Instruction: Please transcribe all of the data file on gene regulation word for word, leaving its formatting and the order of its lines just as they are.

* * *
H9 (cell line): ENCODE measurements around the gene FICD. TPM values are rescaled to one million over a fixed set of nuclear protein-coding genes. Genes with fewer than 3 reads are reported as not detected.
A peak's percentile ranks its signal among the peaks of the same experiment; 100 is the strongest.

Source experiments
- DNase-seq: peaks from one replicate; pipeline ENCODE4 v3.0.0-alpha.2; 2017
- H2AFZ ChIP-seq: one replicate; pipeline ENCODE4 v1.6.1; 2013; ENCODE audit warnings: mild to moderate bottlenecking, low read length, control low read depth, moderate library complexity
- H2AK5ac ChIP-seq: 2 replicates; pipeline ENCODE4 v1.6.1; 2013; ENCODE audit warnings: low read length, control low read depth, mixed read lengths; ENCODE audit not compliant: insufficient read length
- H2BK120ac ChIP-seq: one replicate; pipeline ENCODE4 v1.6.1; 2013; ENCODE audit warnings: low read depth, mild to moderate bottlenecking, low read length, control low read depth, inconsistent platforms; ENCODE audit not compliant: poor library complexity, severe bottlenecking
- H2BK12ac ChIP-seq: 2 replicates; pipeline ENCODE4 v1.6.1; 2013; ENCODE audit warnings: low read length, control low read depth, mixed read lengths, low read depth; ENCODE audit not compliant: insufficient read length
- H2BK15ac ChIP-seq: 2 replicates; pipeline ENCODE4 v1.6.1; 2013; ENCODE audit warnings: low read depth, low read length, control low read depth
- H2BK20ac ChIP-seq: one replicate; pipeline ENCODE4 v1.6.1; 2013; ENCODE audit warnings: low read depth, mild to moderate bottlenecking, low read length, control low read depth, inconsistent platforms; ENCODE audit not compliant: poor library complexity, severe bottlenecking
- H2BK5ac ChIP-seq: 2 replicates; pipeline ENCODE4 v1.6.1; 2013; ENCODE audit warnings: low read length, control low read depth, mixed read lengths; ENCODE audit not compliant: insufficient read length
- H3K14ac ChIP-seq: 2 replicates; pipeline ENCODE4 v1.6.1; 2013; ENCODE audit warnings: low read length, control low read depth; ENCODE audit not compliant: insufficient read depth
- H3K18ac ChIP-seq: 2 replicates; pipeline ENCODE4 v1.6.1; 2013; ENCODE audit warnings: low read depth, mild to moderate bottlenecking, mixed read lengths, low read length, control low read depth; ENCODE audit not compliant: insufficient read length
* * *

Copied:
H9 (cell line): ENCODE measurements around the gene FICD. TPM values are rescaled to one million over a fixed set of nuclear protein-coding genes. Genes with fewer than 3 reads are reported as not detected.
A peak's percentile ranks its signal among the peaks of the same experiment; 100 is the strongest.

Source experiments
- DNase-seq: peaks from one replicate; pipeline ENCODE4 v3.0.0-alpha.2; 2017
- H2AFZ ChIP-seq: one replicate; pipeline ENCODE4 v1.6.1; 2013; ENCODE audit warnings: mild to moderate bottlenecking, low read length, control low read depth, moderate library complexity
- H2AK5ac ChIP-seq: 2 replicates; pipeline ENCODE4 v1.6.1; 2013; ENCODE audit warnings: low read length, control low read depth, mixed read lengths; ENCODE audit not compliant: insufficient read length
- H2BK120ac ChIP-seq: one replicate; pipeline ENCODE4 v1.6.1; 2013; ENCODE audit warnings: low read depth, mild to moderate bottlenecking, low read length, control low read depth, inconsistent platforms; ENCODE audit not compliant: poor library complexity, severe bottlenecking
- H2BK12ac ChIP-seq: 2 replicates; pipeline ENCODE4 v1.6.1; 2013; ENCODE audit warnings: low read length, control low read depth, mixed read lengths, low read depth; ENCODE audit not compliant: insufficient read length
- H2BK15ac ChIP-seq: 2 replicates; pipeline ENCODE4 v1.6.1; 2013; ENCODE audit warnings: low read depth, low read length, control low read depth
- H2BK20ac ChIP-seq: one replicate; pipeline ENCODE4 v1.6.1; 2013; ENCODE audit warnings: low read depth, mild to moderate bottlenecking, low read length, control low read depth, inconsistent platforms; ENCODE audit not compliant: poor library complexity, severe bottlenecking
- H2BK5ac ChIP-seq: 2 replicates; pipeline ENCODE4 v1.6.1; 2013; ENCODE audit warnings: low read length, control low read depth, mixed read lengths; ENCODE audit not compliant: insufficient read length
- H3K14ac ChIP-seq: 2 replicates; pipeline ENCODE4 v1.6.1; 2013; ENCODE audit warnings: low read length, control low read depth; ENCODE audit not compliant: insufficient read depth
- H3K18ac ChIP-seq: 2 replicates; pipeline ENCODE4 v1.6.1; 2013; ENCODE audit warnings: low read depth, mild to moderate bottlenecking, mixed read lengths, low read length, control low read depth; ENCODE audit not compliant: insufficient read length